• Repeat this movement until the batter is more or less consistent. It doesn't have to be perfect. You don't want to see large streaks or clumps of egg white, but complete merger of egg whites is not necessary.

Stiff Peaked Egg Whites
Stiff Peaked Egg Whites | Source
Adding the Egg Whites
Adding the Egg Whites | Source
Folded In Egg Whites
Folded In Egg Whites | Source


  1. Measure out the flour and add to it the salt, cinnamon, cloves, and baking soda. You can sift the ingredients together or use a small hand whisk to make sure all dry ingredients are mixed through.
  2. In a mixing bowl, place the butter, molasses and hot water. Mix on medium speed for 2 minutes.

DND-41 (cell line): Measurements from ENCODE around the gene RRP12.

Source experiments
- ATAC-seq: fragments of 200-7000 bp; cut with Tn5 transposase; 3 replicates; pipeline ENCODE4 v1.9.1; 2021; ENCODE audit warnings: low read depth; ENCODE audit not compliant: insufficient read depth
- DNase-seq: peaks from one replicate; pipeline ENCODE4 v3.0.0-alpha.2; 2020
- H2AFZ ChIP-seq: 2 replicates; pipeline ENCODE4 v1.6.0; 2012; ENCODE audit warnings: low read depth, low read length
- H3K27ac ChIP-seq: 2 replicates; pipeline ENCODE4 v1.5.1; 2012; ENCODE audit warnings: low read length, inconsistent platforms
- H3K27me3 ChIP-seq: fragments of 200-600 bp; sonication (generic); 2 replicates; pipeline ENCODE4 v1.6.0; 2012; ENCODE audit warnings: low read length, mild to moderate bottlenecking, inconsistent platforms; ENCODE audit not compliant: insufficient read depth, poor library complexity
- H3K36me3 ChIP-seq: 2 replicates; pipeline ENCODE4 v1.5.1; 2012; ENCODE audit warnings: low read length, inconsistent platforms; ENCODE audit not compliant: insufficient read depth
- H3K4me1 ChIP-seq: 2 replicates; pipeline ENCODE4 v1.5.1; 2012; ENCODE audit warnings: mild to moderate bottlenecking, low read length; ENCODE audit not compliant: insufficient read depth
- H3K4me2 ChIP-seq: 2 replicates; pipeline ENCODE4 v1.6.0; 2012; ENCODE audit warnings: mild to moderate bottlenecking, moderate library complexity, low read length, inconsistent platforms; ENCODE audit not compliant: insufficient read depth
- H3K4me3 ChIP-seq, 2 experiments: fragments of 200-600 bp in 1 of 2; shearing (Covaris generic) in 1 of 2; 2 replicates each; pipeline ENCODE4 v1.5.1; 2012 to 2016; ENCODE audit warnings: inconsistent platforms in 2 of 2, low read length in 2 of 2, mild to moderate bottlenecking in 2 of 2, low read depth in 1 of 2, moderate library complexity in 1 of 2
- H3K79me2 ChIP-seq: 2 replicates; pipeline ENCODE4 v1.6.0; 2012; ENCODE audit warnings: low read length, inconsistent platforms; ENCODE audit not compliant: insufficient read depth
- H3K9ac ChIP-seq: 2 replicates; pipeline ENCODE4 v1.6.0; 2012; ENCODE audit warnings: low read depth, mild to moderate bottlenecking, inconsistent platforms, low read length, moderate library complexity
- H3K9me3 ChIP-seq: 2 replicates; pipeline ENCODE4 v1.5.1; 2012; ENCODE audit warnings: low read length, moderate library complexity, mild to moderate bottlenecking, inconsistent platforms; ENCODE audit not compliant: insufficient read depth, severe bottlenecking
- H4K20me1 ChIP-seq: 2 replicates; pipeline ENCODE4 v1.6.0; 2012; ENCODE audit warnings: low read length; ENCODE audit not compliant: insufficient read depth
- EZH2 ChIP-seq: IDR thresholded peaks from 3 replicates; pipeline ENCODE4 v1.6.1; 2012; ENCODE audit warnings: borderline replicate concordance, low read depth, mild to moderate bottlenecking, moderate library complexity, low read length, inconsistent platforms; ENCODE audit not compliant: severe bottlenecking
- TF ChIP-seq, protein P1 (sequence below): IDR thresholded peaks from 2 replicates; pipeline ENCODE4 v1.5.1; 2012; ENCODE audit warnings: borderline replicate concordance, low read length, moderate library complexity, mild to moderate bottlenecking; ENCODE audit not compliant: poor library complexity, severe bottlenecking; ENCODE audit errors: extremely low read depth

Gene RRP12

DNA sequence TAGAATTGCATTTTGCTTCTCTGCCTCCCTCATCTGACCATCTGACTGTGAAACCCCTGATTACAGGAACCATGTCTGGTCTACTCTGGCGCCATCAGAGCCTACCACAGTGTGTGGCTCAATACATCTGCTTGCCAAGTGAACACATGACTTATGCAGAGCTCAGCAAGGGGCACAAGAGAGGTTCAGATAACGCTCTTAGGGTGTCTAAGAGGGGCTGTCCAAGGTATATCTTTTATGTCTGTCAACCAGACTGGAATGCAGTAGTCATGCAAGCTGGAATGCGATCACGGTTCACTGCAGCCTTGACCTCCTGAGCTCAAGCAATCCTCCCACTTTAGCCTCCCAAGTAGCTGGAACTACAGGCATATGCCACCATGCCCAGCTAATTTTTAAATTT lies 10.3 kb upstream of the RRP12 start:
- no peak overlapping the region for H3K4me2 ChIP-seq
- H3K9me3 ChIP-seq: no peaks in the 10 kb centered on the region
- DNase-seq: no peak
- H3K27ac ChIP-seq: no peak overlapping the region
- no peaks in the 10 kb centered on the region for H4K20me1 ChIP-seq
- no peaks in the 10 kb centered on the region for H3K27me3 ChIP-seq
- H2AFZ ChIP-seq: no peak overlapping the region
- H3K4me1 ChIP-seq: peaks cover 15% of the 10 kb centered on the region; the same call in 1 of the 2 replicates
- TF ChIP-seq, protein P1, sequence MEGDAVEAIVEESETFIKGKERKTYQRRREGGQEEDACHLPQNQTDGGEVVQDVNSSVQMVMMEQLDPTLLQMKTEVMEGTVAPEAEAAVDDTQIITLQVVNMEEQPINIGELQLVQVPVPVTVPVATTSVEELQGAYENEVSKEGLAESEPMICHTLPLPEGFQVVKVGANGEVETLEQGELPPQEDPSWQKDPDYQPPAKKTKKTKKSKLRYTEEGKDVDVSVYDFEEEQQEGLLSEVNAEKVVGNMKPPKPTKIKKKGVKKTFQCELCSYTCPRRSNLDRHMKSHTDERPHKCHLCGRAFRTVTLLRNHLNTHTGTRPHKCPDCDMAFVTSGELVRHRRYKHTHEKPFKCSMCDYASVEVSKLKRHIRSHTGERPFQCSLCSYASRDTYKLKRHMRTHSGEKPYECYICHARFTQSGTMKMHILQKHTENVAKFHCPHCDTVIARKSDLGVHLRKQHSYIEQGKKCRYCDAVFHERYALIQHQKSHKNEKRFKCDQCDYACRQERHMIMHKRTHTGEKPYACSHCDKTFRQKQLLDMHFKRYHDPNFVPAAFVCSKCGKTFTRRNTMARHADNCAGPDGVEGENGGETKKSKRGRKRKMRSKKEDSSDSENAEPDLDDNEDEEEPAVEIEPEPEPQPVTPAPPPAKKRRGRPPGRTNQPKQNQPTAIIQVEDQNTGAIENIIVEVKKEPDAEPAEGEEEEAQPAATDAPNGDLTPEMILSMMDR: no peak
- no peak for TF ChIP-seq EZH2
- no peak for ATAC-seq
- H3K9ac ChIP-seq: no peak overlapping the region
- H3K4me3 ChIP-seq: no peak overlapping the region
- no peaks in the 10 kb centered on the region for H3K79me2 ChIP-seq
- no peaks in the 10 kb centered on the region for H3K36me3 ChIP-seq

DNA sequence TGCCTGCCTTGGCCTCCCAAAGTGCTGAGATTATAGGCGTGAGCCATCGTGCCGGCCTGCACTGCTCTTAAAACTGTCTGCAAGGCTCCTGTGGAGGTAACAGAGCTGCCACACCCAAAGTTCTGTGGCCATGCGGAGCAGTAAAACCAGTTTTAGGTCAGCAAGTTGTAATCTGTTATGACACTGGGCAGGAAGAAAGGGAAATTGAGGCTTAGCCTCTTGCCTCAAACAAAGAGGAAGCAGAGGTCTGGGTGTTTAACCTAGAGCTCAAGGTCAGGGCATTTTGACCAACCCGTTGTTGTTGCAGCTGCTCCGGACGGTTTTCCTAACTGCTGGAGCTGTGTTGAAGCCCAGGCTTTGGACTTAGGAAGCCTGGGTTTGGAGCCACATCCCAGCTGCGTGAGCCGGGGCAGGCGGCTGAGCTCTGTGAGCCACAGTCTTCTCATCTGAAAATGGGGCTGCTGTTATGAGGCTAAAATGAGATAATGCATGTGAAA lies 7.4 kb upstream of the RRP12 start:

3. In a separate bowl, use a hand mixer to beat the egg yolks and sugar together. The egg yolk should be a lemony color and fully incorporated with the sugar.
  4. Gradually add in the dry ingredients to the molasses mix. Let each addition fully blend in before adding in more of the flour mix.
  5. Once the flour is added in, begin to mix the egg yolks and sugar to the batter.Have mixer speed on low and scrape the bowl as needed to make sure all ingredients are fully combined.
  6. In a bowl, beat the egg whites, with a hand mixer, to a stiff peak. It is important not to overbeat the egg whites. If you whip until the egg whites are dry, the egg whites will break down as you begin to fold it into the batter. This will create a heavier end product. I like to stop my mixer frequently as I get close to the stiff peak stage. This way, I can check the consistency of the whites and do not over beat them.
  7. With a spatula, place the egg whites on top of the batter. Begin to fold in the egg whites to the batter. Be careful not to completely merge the white with the batter.